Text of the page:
Proper Running Technique and Positioning
Congratulations! You made a commitment to learn how to run, or perhaps you are working on improving your running ability. Either way, proper running technique and positioning is important to improve your running efficiency, prevent injuries and help you feel your best when running. Proper running form will help you feel more comfortable, avoid common injuries and prevent fatigue on longer runs. Training the right way from the beginning will set you up for success down the road.
If you are new to running, you may have looked at seasoned runners and thought, how do they make it look so easy! Their running technique is almost effortless!
Follow the tips outlined below and with practice, you too will be gliding through your long runs like a pro.
- Look straight ahead – Try to keep your neck straight, ears directly over your shoulders. Avoid looking down at your feet. Not only is looking down not safe, this forward flexion position places a lot of strain on your neck.
- Relax your arms and hands – Your wrists should stay around waist level. Arms and hands should be loose and relaxed. Try to avoid tensing your shoulders, arms and hands. Move into a fluid motion of pumping your arms forward and back as you run. This motion should be effortless and not forced.
- Check your posture – Your spine should remain straight when running. Ears over shoulders, shoulders over your hips. Take your hips with you as you run. Avoid flexing forward when you run as this places increased strain on your back.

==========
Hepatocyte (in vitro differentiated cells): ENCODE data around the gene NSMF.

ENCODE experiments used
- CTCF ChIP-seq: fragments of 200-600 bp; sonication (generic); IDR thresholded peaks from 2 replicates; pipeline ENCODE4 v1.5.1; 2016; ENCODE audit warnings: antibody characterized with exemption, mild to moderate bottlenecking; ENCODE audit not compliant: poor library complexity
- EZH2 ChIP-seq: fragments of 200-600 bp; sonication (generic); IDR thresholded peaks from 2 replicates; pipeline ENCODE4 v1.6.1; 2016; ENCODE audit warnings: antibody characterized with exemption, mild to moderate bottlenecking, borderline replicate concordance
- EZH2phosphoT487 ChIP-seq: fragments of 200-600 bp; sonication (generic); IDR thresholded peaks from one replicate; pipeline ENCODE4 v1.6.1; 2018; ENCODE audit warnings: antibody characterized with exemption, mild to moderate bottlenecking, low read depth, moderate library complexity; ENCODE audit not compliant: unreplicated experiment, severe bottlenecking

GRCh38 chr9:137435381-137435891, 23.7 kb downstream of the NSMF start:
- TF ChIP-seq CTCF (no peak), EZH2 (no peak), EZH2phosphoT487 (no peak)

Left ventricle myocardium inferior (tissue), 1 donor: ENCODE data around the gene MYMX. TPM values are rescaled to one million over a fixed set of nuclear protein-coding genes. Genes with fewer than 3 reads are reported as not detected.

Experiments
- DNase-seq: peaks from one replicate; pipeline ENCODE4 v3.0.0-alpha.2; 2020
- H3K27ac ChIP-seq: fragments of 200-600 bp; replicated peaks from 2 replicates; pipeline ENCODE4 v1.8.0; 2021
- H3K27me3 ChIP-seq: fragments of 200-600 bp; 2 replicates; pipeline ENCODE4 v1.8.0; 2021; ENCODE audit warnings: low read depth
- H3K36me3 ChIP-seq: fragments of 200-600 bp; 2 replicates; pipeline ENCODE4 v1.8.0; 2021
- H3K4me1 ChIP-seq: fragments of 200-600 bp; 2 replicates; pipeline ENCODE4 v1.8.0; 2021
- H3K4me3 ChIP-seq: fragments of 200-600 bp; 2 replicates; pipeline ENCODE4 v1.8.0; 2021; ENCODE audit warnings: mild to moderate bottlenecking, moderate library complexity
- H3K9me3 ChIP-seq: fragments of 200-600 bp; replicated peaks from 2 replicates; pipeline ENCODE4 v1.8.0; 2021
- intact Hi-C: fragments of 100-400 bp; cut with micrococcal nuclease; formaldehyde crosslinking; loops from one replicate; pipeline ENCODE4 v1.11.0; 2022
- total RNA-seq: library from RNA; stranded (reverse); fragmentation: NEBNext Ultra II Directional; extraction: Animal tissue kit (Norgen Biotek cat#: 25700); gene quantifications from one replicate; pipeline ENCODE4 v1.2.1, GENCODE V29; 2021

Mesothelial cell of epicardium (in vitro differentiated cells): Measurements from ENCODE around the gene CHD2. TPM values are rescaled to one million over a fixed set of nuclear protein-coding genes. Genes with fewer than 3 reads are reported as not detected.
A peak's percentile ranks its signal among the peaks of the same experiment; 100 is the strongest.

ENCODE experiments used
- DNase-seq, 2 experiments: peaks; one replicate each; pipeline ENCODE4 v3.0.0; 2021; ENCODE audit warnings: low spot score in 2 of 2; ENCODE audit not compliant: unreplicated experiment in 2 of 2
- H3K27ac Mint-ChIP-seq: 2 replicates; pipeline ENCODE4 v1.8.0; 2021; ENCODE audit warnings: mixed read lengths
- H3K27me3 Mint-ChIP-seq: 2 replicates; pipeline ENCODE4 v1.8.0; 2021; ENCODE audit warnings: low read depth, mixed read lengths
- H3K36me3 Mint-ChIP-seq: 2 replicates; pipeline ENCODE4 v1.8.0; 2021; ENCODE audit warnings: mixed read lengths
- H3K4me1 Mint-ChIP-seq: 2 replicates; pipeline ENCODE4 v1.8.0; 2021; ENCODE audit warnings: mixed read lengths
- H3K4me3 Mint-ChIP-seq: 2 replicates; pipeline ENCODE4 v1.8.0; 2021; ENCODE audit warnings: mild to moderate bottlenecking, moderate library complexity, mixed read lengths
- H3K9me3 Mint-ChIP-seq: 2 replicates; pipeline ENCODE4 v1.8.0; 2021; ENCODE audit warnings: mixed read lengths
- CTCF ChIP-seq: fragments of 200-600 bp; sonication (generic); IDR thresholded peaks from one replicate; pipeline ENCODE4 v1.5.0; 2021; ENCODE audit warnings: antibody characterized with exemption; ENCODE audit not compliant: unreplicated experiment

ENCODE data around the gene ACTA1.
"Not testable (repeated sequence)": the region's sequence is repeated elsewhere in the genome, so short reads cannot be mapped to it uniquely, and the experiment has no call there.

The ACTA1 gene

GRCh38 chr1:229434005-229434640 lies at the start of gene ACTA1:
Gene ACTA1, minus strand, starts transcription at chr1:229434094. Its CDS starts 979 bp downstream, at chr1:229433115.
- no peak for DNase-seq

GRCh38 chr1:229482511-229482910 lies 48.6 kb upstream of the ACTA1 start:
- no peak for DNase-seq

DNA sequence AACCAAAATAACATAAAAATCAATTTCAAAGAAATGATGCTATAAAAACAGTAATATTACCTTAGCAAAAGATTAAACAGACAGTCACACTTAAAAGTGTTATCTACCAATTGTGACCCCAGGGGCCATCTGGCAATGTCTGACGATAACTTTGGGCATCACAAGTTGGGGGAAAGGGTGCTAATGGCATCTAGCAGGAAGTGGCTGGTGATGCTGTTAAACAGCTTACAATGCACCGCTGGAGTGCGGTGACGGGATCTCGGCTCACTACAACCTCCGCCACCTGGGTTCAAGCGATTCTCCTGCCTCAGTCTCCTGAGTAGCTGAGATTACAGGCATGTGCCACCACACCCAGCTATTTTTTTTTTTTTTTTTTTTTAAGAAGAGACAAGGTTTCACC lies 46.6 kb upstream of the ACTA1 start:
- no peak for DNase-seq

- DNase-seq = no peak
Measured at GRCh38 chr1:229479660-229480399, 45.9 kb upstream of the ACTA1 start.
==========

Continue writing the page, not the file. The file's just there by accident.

- Avoid bouncing –When running think horizontal not vertical. If you find yourself bouncing when running, this means you are pushing your body up vertically which you want to avoid. Bouncing wastes a lot of energy and increases the force placed on your joints. Try to think horizontal, keep your stride low and run lightly.
- Quick light steps – Your cadence is the rate of steps taken every minute of running. A high cadence has been shown to reduce running related injuries, specifically a quick cadence decreases the load placed on your knee and hip joints (1). When logging your miles aim for light quick steps and avoid longer length steps.
Written by Kim Hall – Physio2U CEO & Founder, Registered Physiotherapist
Since the start of Physio2U in early 2012, it has grown to the largest in-home physiotherapy company in Western Canada. Kim is a strong believer in life-long learning. Through the University of British Columbia, Kim has mentored internationally trained physiotherapists and has completed a pilot study on an exercise program she helped create specific to people recovering from joint replacement surgery. She is an active member of the provincial Arthritis Continuing Education (ACE) Network, National Arthritis Health Professions Association (AHPA), SportMed BC Physiotherapy Association of BC and the Canadian Physiotherapy Association. In April 2016, she was appointed to the Board of Directors of the College of Physical Therapists of BC.
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